A research team led by the Technical University of Munich (TUM) has succeeded for the first time in producing a molecular electric motor using the DNA origami method. The tiny machine made of genetic material self-assembles and converts electrical energy into kinetic energy. The new nanomot ... more
Prof. Dr. Arne Skerra
Technische Universität München, Lehrstuhl für Biologische Chemie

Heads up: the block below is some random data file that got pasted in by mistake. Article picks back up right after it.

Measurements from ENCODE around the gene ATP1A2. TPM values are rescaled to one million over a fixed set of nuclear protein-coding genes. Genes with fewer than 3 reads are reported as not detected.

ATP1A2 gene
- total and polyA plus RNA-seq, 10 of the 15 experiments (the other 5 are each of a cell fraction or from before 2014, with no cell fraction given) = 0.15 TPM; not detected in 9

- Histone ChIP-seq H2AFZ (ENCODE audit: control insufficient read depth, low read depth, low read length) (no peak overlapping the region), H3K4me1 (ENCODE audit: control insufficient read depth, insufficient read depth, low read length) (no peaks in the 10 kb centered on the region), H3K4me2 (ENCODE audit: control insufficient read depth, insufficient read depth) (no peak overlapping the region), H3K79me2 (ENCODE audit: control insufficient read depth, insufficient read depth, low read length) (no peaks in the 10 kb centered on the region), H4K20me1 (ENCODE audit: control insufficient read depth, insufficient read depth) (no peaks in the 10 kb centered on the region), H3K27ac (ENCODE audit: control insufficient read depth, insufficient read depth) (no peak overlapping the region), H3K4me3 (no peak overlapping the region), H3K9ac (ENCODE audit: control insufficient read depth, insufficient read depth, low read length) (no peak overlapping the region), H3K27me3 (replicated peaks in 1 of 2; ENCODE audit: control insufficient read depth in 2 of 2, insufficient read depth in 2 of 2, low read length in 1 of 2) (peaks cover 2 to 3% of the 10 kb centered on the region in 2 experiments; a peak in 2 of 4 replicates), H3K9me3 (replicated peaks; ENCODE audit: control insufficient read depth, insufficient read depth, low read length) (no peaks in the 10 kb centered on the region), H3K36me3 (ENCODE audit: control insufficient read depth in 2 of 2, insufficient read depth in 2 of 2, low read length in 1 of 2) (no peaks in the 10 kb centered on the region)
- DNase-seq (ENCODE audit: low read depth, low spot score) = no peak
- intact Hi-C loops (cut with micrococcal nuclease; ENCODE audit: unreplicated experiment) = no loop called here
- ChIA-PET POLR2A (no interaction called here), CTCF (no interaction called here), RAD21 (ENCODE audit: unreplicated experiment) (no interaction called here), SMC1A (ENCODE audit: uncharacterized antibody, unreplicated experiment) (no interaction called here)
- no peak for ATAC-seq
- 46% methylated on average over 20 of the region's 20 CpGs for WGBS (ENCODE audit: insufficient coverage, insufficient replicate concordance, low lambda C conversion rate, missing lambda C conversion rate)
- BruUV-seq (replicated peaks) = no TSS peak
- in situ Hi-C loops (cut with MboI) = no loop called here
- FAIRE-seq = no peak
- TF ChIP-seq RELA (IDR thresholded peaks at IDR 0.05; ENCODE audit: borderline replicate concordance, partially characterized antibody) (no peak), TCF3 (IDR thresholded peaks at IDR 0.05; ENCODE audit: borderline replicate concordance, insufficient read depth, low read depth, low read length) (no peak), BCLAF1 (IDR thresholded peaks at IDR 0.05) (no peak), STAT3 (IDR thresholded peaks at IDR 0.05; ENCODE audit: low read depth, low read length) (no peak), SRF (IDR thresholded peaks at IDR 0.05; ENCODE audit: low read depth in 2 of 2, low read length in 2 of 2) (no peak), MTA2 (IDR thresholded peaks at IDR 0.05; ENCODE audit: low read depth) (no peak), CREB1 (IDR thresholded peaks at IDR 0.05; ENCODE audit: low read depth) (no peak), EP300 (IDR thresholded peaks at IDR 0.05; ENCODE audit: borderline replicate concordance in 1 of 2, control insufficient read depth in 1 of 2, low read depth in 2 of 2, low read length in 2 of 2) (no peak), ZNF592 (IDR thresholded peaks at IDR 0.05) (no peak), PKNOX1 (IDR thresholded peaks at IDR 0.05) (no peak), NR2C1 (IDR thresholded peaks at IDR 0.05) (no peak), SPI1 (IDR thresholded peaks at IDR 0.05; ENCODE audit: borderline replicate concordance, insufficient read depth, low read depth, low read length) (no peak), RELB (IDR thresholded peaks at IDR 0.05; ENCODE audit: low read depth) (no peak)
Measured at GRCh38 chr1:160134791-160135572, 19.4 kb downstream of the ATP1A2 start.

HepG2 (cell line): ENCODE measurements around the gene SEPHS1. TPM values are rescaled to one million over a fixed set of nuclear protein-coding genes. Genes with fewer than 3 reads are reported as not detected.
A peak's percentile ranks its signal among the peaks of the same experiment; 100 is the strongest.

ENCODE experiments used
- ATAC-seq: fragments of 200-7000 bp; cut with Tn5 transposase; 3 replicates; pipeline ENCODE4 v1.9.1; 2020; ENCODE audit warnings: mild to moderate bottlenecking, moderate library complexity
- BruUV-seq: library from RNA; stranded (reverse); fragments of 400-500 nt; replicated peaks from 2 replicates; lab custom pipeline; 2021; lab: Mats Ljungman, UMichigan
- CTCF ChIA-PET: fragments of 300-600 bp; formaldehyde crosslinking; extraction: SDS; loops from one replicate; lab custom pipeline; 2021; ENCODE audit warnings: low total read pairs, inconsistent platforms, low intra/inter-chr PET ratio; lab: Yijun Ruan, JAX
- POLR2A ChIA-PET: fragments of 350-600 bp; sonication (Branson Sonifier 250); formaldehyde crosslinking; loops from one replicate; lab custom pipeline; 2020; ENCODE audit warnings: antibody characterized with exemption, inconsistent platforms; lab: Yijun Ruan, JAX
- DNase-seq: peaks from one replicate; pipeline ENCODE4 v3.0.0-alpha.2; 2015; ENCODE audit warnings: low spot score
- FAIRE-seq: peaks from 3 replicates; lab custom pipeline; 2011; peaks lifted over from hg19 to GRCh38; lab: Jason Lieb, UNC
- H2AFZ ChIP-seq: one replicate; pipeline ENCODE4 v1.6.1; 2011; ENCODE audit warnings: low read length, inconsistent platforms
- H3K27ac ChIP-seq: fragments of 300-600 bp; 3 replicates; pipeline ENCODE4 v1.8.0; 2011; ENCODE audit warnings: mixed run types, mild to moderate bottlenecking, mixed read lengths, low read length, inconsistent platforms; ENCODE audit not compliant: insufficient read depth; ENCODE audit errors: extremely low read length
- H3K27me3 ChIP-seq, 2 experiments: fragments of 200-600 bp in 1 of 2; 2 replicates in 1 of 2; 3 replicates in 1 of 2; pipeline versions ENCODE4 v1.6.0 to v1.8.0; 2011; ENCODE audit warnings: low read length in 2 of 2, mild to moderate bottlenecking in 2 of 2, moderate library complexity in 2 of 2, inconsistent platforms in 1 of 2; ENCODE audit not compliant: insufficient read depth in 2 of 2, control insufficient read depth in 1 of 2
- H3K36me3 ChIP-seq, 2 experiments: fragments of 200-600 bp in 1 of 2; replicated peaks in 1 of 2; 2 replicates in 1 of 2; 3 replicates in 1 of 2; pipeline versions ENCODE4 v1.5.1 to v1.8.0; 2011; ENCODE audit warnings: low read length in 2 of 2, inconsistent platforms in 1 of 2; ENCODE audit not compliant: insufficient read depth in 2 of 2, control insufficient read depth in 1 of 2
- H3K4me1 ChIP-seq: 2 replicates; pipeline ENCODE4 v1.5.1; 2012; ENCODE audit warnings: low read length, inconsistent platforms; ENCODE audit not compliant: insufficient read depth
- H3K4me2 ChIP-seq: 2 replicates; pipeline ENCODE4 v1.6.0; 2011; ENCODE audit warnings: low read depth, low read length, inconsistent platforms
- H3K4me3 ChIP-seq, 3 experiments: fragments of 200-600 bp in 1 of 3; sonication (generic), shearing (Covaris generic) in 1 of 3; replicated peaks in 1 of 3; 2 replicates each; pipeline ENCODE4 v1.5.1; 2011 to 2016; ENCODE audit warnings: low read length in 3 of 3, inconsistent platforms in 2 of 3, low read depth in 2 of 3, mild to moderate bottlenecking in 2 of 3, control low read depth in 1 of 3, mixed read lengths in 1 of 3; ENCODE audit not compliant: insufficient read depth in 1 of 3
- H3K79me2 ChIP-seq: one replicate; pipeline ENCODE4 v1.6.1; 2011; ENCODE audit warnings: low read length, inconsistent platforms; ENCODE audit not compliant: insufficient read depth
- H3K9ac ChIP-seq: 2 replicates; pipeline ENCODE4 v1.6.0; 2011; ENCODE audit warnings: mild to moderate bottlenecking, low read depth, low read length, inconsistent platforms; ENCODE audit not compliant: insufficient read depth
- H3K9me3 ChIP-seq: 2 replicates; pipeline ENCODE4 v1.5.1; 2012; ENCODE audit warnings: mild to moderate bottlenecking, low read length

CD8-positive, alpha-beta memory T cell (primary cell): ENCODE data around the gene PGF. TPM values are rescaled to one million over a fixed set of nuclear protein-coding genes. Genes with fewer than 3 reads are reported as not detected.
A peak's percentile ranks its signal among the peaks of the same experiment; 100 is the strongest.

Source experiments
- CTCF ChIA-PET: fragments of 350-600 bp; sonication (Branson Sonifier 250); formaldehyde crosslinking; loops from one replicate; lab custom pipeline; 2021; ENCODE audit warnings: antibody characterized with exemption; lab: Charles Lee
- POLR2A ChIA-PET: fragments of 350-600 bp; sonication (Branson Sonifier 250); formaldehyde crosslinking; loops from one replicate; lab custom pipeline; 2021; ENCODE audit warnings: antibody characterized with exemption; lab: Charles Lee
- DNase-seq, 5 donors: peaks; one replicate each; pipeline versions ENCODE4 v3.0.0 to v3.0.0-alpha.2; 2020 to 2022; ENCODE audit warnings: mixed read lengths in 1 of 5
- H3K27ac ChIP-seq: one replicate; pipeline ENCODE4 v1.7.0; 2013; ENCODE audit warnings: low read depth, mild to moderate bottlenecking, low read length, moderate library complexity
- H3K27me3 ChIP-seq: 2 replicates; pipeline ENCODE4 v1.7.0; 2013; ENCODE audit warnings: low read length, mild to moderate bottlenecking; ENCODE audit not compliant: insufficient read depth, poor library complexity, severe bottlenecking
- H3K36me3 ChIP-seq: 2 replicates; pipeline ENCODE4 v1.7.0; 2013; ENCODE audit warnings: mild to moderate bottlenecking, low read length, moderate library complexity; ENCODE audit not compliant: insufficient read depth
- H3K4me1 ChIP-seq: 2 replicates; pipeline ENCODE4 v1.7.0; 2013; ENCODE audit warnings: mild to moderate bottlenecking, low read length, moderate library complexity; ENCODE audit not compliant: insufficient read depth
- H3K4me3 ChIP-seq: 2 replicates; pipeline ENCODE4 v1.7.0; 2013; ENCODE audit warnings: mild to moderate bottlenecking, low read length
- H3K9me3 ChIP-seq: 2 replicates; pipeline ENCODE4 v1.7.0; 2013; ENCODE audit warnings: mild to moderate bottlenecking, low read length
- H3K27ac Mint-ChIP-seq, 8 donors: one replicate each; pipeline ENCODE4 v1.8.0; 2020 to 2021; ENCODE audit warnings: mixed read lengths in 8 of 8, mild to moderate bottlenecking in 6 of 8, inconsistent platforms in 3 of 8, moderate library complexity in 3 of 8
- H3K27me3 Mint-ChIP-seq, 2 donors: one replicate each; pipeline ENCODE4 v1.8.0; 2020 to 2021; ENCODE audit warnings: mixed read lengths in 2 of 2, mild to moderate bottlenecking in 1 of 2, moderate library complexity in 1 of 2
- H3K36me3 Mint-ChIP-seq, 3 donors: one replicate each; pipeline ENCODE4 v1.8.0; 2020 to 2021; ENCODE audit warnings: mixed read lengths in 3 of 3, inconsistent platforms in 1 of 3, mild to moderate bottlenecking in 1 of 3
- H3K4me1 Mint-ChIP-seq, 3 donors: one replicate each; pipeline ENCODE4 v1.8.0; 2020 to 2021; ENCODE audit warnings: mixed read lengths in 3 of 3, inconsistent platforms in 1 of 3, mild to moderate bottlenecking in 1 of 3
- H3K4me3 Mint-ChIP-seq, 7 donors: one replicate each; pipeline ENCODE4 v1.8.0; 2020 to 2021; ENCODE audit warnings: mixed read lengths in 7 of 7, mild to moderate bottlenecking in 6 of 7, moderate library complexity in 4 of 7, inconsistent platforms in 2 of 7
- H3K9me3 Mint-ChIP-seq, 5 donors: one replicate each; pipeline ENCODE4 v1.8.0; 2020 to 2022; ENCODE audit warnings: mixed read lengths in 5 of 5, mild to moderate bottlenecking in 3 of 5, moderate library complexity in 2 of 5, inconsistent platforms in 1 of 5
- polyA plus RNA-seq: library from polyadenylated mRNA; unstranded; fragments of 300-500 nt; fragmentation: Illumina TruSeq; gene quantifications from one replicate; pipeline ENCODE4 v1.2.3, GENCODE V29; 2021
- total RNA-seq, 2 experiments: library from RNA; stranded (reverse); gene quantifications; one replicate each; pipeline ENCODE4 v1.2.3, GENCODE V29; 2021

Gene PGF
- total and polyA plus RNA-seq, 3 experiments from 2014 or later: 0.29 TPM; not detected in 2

Arne Skerra, born in 1961, studied chemistry at the Technical University of Darmstadt and obtained his doctoral degree as Dr. rer. nat. at the Gene Center of the Ludwig-Maximilians University Munich in 1989. After staying at the MRC Laboratory of Molecular Biology in Cambridge, UK, and the Max-Planck-Institute for Biophysics in Frankfurt/Main, he became professor for protein chemistry in Darmstadt in 2004. Since 1998, he has been full professor and head of the biological chemistry institute at the TU Munich in Weihenstephan. Apart from his commitment in scientific societies, e.g. as chairman of the biochemistry division of GDCh, Skerra is also an entrepreneur. His process for the production of functional antibody fragments in E. coli by genetic engineering as well as the Strep-tag protein affinity tag are applied world-wide today. In 2001, he founded Pieris AG, which commercializes and develops Anticalins as a new class of biopharmaceuticals. Furthermore, in 2009 he founded XL-protein GmbH based on the PASylation technology to extend the plasma half-life of biologics.